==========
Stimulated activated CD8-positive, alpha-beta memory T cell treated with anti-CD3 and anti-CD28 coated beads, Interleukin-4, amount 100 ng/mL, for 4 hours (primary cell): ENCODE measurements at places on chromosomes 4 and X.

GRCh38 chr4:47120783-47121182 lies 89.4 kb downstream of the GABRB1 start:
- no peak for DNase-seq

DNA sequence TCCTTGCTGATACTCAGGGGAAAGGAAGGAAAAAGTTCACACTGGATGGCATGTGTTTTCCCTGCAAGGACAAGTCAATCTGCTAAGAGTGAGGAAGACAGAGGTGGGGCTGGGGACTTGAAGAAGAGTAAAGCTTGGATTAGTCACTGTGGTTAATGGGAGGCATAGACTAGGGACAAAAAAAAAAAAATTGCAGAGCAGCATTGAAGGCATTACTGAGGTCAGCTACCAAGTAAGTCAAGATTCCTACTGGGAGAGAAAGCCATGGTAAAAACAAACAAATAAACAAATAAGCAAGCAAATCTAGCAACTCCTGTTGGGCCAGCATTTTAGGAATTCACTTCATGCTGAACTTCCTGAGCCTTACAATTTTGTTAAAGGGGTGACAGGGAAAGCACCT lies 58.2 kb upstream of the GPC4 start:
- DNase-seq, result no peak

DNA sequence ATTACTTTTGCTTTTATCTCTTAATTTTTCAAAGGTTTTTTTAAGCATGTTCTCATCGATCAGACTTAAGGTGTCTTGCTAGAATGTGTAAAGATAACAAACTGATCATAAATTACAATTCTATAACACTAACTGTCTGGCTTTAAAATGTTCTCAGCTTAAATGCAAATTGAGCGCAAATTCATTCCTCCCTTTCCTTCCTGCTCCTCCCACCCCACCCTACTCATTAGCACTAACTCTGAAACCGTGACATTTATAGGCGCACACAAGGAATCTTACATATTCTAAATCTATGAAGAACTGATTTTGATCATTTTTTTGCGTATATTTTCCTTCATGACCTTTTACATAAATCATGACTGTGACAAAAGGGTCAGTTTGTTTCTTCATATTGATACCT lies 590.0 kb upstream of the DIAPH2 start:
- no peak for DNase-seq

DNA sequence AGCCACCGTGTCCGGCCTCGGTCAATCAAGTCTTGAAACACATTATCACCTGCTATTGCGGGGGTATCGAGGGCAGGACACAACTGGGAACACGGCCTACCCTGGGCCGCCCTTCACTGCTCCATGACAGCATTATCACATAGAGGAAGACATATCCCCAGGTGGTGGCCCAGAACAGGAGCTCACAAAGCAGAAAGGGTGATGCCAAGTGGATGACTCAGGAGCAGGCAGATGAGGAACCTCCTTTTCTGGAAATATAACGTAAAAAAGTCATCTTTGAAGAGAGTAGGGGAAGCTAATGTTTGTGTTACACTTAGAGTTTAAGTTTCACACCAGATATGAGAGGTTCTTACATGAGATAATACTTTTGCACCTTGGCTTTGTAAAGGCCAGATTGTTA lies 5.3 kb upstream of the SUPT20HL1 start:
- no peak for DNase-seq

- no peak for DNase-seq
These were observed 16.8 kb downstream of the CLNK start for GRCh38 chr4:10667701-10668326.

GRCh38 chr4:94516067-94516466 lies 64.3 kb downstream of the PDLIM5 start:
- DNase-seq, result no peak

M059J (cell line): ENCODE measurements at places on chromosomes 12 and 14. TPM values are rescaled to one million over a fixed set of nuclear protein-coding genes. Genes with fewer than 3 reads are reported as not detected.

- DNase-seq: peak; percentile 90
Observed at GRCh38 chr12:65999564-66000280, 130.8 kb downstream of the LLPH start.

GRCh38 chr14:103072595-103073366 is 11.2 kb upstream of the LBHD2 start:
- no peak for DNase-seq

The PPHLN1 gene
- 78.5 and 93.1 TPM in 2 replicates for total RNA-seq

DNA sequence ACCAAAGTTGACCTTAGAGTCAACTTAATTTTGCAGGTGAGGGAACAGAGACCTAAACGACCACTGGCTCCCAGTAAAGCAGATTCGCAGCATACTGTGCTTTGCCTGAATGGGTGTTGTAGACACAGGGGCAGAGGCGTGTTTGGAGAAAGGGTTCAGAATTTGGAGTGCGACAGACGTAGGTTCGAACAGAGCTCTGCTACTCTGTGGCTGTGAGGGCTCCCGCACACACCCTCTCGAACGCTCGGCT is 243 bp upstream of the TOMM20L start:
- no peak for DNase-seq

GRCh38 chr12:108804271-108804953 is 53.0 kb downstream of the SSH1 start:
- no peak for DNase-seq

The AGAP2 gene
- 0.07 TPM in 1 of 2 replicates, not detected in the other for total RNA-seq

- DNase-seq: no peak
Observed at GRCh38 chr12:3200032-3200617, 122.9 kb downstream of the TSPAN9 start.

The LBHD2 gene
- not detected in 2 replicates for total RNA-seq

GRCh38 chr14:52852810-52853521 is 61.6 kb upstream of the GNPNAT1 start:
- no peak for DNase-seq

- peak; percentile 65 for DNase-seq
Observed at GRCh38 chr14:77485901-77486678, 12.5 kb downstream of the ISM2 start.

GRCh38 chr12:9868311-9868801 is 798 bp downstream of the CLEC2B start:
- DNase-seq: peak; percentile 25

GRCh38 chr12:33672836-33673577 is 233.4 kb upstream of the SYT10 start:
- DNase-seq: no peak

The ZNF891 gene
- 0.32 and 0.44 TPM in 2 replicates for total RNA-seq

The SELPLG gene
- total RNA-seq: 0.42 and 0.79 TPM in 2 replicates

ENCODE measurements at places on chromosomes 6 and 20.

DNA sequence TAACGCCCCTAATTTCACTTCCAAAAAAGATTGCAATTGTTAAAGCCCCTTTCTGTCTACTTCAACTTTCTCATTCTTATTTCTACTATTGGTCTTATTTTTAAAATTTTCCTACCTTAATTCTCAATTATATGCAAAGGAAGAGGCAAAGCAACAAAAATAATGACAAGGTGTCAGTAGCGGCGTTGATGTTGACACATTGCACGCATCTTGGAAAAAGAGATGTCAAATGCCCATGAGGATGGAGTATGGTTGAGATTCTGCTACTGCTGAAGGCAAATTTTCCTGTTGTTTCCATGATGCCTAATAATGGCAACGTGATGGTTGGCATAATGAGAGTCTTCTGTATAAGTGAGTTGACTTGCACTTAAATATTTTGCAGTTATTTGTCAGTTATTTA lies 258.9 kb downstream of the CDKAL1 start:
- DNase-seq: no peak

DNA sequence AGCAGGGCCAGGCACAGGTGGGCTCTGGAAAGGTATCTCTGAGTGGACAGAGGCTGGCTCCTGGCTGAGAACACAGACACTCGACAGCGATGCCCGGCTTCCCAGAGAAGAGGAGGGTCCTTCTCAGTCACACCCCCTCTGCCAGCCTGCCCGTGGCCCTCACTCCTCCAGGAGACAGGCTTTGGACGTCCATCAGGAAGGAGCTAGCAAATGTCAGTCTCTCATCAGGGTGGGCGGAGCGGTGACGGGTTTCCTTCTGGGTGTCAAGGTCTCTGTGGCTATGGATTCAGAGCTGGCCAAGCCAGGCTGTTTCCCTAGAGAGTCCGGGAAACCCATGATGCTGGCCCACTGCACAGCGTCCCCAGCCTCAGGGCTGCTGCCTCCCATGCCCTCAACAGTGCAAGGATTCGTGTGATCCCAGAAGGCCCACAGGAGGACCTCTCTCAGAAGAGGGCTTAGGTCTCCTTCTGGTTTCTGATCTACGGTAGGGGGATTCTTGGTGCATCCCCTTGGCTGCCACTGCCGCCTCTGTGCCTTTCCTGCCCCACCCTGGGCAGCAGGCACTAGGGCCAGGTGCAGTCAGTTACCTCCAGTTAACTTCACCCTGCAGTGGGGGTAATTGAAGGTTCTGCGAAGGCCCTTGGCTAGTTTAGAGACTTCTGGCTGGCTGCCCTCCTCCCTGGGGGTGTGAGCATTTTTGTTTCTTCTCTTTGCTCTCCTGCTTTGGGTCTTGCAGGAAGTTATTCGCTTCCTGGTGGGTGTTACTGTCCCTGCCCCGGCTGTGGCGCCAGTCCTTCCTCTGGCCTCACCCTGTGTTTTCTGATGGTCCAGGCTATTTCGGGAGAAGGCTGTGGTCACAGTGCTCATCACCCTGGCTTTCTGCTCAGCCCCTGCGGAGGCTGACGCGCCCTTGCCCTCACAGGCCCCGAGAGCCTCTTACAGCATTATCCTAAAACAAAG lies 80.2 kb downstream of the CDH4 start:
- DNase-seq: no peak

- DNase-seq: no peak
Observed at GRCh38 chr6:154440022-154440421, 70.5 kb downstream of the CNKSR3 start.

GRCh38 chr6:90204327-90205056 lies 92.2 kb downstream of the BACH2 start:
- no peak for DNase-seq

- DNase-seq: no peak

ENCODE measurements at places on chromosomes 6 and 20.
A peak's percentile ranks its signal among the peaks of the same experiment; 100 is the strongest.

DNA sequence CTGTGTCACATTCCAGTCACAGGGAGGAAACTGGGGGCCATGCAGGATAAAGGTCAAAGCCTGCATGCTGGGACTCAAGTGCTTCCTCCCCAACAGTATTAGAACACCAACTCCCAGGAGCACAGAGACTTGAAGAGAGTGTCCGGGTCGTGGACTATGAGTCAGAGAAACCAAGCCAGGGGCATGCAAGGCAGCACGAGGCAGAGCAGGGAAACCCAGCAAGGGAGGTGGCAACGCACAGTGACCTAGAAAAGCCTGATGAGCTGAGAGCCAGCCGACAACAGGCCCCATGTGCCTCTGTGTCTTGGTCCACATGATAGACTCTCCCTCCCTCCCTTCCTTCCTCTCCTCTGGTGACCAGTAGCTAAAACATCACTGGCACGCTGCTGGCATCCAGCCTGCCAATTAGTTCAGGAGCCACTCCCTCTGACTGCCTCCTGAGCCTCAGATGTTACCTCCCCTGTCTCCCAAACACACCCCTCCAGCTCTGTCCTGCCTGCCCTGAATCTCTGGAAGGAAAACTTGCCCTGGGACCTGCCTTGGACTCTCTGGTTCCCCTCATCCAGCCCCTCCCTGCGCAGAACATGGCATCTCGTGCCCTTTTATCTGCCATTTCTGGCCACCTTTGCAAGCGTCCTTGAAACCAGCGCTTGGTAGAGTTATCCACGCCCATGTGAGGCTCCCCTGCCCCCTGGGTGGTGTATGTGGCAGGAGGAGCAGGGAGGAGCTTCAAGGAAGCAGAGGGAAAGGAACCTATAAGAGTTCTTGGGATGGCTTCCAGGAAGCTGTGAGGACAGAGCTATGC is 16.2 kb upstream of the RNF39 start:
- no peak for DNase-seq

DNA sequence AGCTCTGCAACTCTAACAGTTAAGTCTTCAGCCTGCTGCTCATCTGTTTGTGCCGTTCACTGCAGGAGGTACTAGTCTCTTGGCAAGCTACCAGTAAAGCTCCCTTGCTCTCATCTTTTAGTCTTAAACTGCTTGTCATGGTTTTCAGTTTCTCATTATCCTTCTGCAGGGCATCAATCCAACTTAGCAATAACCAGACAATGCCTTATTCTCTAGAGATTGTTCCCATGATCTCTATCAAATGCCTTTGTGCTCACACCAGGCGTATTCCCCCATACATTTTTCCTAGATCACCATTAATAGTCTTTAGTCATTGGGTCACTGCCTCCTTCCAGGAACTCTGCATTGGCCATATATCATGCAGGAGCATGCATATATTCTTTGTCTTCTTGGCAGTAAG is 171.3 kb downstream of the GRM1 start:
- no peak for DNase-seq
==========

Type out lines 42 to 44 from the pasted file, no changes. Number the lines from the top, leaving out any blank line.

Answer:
- total RNA-seq: 0.42 and 0.79 TPM in 2 replicates

ENCODE measurements at places on chromosomes 6 and 20.

DNA sequence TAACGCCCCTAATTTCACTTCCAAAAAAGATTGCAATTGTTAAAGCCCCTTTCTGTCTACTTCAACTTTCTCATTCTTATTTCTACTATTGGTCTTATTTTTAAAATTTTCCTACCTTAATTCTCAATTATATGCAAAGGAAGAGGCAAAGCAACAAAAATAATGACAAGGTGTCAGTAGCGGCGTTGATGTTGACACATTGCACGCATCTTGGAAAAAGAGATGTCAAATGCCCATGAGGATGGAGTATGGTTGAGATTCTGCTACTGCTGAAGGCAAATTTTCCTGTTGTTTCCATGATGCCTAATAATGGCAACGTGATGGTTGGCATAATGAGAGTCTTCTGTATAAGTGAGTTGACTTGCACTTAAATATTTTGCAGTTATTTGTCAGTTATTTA lies 258.9 kb downstream of the CDKAL1 start: